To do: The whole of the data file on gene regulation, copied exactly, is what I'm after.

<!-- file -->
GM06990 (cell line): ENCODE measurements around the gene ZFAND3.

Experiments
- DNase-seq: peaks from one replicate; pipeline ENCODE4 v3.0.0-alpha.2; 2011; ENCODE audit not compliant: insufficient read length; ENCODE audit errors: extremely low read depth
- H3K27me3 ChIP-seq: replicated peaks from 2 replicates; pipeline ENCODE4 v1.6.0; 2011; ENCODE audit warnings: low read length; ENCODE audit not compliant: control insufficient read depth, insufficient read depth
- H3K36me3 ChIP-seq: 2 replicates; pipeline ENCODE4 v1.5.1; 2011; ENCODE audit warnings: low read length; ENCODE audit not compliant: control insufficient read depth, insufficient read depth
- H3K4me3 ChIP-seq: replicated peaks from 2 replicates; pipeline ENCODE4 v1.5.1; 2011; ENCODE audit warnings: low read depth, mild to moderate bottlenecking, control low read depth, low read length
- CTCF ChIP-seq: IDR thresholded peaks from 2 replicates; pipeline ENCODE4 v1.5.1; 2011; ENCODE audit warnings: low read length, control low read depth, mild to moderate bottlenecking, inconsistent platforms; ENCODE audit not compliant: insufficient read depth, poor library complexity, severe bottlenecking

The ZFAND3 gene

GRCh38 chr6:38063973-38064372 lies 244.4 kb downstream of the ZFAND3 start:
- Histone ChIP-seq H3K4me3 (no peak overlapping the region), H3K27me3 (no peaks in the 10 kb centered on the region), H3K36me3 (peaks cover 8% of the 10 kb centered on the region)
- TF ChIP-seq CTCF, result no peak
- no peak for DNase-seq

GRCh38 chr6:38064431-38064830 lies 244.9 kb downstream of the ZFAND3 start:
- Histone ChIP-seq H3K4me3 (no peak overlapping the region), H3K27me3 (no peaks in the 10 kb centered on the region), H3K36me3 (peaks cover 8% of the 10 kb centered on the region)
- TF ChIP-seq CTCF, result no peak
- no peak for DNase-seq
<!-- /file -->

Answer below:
GM06990 (cell line): ENCODE measurements around the gene ZFAND3.

Experiments
- DNase-seq: peaks from one replicate; pipeline ENCODE4 v3.0.0-alpha.2; 2011; ENCODE audit not compliant: insufficient read length; ENCODE audit errors: extremely low read depth
- H3K27me3 ChIP-seq: replicated peaks from 2 replicates; pipeline ENCODE4 v1.6.0; 2011; ENCODE audit warnings: low read length; ENCODE audit not compliant: control insufficient read depth, insufficient read depth
- H3K36me3 ChIP-seq: 2 replicates; pipeline ENCODE4 v1.5.1; 2011; ENCODE audit warnings: low read length; ENCODE audit not compliant: control insufficient read depth, insufficient read depth
- H3K4me3 ChIP-seq: replicated peaks from 2 replicates; pipeline ENCODE4 v1.5.1; 2011; ENCODE audit warnings: low read depth, mild to moderate bottlenecking, control low read depth, low read length
- CTCF ChIP-seq: IDR thresholded peaks from 2 replicates; pipeline ENCODE4 v1.5.1; 2011; ENCODE audit warnings: low read length, control low read depth, mild to moderate bottlenecking, inconsistent platforms; ENCODE audit not compliant: insufficient read depth, poor library complexity, severe bottlenecking

The ZFAND3 gene

GRCh38 chr6:38063973-38064372 lies 244.4 kb downstream of the ZFAND3 start:
- Histone ChIP-seq H3K4me3 (no peak overlapping the region), H3K27me3 (no peaks in the 10 kb centered on the region), H3K36me3 (peaks cover 8% of the 10 kb centered on the region)
- TF ChIP-seq CTCF, result no peak
- no peak for DNase-seq

GRCh38 chr6:38064431-38064830 lies 244.9 kb downstream of the ZFAND3 start:
- Histone ChIP-seq H3K4me3 (no peak overlapping the region), H3K27me3 (no peaks in the 10 kb centered on the region), H3K36me3 (peaks cover 8% of the 10 kb centered on the region)
- TF ChIP-seq CTCF, result no peak
- no peak for DNase-seq